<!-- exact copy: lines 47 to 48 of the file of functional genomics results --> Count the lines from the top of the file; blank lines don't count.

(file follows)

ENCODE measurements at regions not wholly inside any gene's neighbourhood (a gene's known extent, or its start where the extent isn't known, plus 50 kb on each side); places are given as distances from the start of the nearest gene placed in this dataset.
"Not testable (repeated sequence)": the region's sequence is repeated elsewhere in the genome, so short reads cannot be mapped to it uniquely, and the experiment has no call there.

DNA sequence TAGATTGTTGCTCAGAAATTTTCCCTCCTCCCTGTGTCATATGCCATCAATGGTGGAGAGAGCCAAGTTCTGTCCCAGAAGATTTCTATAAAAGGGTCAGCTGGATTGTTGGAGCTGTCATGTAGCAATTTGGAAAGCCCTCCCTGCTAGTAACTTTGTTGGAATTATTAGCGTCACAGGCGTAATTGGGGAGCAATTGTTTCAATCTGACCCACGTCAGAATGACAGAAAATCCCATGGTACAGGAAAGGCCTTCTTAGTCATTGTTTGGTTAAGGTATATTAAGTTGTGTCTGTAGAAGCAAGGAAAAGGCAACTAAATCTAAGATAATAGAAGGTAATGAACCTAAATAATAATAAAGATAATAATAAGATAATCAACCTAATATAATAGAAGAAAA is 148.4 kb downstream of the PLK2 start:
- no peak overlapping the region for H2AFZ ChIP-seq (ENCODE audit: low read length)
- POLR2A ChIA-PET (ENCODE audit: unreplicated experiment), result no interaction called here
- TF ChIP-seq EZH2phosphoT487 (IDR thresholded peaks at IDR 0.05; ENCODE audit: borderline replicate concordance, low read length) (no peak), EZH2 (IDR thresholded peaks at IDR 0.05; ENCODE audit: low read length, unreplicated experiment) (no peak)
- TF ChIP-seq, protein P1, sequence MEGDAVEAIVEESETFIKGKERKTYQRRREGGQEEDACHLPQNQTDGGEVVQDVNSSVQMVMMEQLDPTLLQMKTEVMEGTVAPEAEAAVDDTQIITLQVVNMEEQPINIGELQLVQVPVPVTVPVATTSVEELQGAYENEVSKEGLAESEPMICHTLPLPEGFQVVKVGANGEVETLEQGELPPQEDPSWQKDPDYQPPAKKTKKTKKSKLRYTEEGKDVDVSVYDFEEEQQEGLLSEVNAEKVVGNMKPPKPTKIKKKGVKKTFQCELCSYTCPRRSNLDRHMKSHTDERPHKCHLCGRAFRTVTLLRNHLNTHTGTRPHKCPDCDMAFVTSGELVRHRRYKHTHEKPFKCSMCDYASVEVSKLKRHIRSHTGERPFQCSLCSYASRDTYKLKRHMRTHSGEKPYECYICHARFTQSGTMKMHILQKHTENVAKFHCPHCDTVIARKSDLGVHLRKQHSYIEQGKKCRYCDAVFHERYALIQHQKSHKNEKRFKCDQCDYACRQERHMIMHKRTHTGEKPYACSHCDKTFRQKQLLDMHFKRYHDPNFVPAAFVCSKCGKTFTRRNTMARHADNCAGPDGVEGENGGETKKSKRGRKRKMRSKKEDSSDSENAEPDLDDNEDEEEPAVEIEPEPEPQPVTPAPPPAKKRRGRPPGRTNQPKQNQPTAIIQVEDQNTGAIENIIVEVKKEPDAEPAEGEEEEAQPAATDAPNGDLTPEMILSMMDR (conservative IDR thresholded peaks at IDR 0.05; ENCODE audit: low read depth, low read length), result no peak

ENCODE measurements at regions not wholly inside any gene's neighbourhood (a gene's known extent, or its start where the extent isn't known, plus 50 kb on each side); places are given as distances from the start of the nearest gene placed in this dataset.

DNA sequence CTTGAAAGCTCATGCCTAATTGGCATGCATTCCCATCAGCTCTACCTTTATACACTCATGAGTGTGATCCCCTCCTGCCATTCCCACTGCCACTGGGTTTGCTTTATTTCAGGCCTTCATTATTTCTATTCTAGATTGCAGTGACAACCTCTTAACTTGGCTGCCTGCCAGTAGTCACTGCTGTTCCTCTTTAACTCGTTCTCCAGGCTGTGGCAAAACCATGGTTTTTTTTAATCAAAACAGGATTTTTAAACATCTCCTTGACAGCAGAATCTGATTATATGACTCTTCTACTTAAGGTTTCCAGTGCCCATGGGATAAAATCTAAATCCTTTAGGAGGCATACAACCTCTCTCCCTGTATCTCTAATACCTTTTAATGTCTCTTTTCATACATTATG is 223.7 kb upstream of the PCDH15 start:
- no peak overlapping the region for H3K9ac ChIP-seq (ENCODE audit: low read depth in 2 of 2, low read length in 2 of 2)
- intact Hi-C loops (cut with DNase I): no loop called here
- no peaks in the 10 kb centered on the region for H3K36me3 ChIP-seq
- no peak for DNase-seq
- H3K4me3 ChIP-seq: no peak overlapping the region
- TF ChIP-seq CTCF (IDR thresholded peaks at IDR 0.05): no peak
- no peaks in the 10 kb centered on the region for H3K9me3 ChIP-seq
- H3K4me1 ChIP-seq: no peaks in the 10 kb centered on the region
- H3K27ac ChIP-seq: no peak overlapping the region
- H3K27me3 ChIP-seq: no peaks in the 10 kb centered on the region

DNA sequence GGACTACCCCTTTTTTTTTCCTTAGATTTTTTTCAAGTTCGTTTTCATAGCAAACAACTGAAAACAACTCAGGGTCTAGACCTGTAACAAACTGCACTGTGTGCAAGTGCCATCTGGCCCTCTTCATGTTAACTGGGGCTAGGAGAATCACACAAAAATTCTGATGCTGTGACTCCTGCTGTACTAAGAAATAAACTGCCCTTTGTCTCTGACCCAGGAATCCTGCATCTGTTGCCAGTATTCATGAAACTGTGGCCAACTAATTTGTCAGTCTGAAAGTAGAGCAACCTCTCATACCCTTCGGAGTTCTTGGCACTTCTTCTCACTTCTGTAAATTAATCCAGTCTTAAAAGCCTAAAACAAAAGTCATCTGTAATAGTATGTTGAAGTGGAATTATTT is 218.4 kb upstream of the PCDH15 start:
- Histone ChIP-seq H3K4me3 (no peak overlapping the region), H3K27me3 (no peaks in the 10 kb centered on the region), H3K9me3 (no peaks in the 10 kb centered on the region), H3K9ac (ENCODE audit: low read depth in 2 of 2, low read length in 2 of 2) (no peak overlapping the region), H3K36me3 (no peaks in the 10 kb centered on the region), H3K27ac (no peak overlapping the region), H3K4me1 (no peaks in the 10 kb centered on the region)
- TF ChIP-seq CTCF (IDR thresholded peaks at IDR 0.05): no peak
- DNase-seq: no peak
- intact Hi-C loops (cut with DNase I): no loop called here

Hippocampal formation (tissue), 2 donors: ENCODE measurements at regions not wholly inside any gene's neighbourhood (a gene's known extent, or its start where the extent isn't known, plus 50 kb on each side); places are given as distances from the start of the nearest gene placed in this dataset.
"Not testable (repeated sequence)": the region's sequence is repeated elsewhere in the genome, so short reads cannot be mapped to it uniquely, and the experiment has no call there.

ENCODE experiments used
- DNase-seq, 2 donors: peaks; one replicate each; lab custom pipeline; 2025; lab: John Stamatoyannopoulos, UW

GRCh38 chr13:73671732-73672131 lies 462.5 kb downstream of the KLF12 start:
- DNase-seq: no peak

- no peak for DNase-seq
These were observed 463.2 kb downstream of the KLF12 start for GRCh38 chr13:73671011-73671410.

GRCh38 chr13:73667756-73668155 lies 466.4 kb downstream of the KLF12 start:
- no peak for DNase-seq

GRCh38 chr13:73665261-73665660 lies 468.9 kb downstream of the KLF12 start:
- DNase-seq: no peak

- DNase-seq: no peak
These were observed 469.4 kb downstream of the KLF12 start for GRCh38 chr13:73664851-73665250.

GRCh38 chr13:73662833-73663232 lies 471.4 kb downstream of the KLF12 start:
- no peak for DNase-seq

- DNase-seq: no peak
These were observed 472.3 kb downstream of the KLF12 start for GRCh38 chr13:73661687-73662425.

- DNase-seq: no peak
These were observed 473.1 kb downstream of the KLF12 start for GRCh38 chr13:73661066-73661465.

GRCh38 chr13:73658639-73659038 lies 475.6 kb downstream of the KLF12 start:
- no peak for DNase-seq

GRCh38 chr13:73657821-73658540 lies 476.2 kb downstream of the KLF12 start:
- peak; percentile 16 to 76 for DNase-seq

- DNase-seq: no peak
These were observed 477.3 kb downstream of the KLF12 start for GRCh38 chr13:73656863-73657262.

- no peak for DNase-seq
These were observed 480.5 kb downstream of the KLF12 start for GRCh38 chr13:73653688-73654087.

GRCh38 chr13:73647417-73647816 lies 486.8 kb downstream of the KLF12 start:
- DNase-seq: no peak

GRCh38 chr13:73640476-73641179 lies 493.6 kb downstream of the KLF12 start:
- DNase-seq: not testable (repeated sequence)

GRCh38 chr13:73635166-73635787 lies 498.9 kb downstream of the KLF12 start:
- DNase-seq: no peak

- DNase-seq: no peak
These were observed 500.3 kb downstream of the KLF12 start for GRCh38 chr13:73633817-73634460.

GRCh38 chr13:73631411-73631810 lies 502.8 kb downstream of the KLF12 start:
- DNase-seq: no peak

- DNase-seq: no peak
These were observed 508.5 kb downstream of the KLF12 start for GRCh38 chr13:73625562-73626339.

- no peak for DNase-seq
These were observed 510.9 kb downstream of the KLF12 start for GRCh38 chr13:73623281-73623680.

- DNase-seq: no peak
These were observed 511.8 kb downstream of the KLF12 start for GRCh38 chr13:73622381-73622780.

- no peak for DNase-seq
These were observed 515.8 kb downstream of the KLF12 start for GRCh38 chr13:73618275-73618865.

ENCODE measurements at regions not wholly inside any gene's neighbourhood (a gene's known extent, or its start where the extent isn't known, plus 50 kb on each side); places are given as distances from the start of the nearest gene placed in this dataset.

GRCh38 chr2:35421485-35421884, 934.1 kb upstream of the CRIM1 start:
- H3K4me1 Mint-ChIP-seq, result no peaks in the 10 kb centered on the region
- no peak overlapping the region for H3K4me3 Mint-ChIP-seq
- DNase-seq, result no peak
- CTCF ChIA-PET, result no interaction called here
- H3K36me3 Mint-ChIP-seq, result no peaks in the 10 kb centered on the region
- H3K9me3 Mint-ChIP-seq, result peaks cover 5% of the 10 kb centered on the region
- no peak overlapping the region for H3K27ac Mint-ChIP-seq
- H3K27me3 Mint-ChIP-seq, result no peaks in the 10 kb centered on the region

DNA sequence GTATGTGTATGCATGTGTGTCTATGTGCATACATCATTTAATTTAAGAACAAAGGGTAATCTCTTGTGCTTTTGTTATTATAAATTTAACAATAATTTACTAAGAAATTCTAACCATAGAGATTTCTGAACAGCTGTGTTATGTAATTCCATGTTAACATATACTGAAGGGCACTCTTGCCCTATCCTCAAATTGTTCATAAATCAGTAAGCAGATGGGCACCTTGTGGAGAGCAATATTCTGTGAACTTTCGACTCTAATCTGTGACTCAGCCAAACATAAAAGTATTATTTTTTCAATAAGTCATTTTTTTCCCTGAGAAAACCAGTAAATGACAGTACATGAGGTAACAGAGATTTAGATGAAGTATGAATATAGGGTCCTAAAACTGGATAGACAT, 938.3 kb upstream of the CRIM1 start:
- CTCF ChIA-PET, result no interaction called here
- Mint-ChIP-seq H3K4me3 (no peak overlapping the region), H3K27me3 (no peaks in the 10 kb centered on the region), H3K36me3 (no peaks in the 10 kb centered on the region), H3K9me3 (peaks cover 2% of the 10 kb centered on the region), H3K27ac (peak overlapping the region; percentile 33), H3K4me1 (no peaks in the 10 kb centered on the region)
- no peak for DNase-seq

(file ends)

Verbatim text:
GRCh38 chr13:73657821-73658540 lies 476.2 kb downstream of the KLF12 start:
- peak; percentile 16 to 76 for DNase-seq